13 Apr 2012

Erythroderma Overview


Erythroderma is also known as Generalized Exfoliative Dermatitis. The word 'erythroderma' is derived from the Greek words erythros (meaning red) and derma (skin). In the early stages of the condition, you may hear your doctor mention the word 'erythema' as a description (which is just the medical term for redness) before a firm diagnosis can be established. It is also common that erythroderma develops from a different initial skin condition.

The basic symptoms of erythroderma are peeling red skin covering 90% or more of the skin surface. One problem with this definition is that once the redness has reached 90% it is already a very serious condition. It is therefore important to consult an experienced dermatologist as early as possible. Skin diseases have a habit of transforming themselves from one condition into another. Nobody yet really understands how or why they do this, but it is important that you, as a patient, monitor your initial skin rash for any changes.

Not only are skin conditions often difficult to diagnose in their early stages, but their underlying cause may only become clear as the disease progresses. This is especially true with erythroderma, where data indicates that some 30% of cases remain idiopathic, or without known cause, even if the treatment has worked and the condition gone into remission. This means that your dermatologist will have a list of possible skin conditions and possible causes in his mind and will advise you on the most likely diagnosis at the time of the consultation. One of those possibilities may be erythroderma but it will only rise to the top of the list if and when the symptoms warrant it.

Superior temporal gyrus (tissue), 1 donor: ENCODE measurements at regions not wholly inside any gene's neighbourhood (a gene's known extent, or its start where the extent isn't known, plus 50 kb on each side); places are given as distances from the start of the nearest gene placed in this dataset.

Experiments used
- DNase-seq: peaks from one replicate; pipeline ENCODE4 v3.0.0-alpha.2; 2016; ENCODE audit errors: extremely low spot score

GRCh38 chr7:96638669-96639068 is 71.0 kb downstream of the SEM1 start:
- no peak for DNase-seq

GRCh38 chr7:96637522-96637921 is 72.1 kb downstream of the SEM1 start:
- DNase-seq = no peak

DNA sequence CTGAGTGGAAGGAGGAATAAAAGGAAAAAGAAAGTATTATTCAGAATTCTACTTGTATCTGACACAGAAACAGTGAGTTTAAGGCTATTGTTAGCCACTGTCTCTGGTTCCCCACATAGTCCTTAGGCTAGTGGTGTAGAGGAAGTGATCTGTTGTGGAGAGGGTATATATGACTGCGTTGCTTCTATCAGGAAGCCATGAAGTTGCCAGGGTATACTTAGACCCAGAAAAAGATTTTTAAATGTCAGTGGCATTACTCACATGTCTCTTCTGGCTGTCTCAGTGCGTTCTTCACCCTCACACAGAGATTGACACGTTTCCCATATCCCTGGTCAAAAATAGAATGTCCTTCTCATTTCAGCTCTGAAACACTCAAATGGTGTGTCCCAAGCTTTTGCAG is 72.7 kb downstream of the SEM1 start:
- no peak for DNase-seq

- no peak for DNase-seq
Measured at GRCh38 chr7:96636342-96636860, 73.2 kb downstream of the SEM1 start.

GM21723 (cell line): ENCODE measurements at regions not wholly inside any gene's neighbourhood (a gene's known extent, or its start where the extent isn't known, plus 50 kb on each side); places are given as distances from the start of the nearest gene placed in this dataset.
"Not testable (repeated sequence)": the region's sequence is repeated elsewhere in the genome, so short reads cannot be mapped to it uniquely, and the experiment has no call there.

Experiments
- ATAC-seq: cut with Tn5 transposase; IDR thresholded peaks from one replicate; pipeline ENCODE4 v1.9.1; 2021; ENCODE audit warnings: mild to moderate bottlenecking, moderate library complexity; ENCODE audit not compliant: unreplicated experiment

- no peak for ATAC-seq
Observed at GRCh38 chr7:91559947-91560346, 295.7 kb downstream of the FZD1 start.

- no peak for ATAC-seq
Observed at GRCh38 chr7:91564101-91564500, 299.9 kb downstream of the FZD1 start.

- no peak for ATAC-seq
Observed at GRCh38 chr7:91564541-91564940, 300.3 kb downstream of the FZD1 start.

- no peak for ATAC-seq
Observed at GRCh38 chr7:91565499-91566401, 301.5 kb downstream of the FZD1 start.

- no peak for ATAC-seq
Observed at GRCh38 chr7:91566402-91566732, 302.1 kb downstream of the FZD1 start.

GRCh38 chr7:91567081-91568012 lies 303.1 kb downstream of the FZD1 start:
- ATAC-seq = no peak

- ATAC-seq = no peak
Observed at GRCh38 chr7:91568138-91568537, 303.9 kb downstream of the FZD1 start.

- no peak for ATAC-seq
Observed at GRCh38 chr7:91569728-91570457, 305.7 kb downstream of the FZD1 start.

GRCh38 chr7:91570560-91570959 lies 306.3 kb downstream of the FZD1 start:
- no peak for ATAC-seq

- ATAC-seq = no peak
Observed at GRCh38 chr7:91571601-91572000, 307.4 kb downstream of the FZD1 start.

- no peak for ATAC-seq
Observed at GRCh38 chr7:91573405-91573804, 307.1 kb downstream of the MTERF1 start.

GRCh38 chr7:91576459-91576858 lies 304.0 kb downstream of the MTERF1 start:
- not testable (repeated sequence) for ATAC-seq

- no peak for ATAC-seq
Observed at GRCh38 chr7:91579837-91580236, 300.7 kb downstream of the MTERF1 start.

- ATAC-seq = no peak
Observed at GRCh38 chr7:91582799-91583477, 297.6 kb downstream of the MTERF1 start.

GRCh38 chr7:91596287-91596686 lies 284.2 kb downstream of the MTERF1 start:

Having said all the above, let me reiterate that the first aim of this whole Red Man Syndrome blog is to guide you as much as possible towards a valid differential diagnosis; the symptoms you do not have are often as important as those that you do. The second aim of this blog is to give the best possible advice on how to treat and manage the condition for those with a confirmed erythroderma.

Erythroderma is a fairly rare condition but it is also a very dangerous condition to be left untreated. It is unlikely that your general doctor will have experience of the subtle differences between skin conditions, so it is important to see a dermatologist as soon as possible.

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